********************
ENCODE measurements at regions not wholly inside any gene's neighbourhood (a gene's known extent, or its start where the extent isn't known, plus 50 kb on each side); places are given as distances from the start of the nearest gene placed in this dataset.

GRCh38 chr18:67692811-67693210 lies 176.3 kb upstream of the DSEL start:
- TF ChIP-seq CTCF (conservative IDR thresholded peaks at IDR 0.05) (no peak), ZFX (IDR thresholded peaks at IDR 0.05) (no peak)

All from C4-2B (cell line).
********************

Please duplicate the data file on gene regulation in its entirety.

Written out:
ENCODE measurements at regions not wholly inside any gene's neighbourhood (a gene's known extent, or its start where the extent isn't known, plus 50 kb on each side); places are given as distances from the start of the nearest gene placed in this dataset.

GRCh38 chr18:67692811-67693210 lies 176.3 kb upstream of the DSEL start:
- TF ChIP-seq CTCF (conservative IDR thresholded peaks at IDR 0.05) (no peak), ZFX (IDR thresholded peaks at IDR 0.05) (no peak)

All from C4-2B (cell line).